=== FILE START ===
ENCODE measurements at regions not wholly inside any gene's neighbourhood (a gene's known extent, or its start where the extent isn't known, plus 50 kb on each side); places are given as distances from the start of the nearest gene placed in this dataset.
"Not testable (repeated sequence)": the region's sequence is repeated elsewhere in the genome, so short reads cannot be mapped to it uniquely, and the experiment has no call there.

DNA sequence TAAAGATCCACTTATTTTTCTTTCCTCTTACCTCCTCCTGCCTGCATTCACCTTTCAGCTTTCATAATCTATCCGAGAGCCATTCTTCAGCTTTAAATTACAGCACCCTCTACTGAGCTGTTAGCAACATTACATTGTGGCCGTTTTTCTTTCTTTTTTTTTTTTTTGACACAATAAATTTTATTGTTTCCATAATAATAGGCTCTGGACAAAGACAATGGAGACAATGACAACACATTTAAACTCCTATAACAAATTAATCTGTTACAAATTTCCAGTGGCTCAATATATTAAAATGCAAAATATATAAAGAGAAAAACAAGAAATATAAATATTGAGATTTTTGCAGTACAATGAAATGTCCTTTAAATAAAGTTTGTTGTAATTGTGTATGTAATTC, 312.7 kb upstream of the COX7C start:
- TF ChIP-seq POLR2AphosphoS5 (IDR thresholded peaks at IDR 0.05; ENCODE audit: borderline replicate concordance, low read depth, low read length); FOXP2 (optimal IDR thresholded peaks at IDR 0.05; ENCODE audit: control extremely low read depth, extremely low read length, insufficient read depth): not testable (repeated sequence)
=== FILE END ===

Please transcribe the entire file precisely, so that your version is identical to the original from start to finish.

ENCODE measurements at regions not wholly inside any gene's neighbourhood (a gene's known extent, or its start where the extent isn't known, plus 50 kb on each side); places are given as distances from the start of the nearest gene placed in this dataset.
"Not testable (repeated sequence)": the region's sequence is repeated elsewhere in the genome, so short reads cannot be mapped to it uniquely, and the experiment has no call there.

DNA sequence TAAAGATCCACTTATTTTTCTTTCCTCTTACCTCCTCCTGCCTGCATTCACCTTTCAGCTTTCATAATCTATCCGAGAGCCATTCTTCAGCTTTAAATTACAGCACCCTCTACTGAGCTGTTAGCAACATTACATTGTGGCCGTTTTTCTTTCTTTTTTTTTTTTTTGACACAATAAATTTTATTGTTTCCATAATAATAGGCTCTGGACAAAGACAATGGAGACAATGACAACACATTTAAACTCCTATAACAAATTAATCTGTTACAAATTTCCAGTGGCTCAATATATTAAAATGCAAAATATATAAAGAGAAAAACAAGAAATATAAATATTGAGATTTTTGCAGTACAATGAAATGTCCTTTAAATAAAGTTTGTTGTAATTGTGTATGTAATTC, 312.7 kb upstream of the COX7C start:
- TF ChIP-seq POLR2AphosphoS5 (IDR thresholded peaks at IDR 0.05; ENCODE audit: borderline replicate concordance, low read depth, low read length); FOXP2 (optimal IDR thresholded peaks at IDR 0.05; ENCODE audit: control extremely low read depth, extremely low read length, insufficient read depth): not testable (repeated sequence)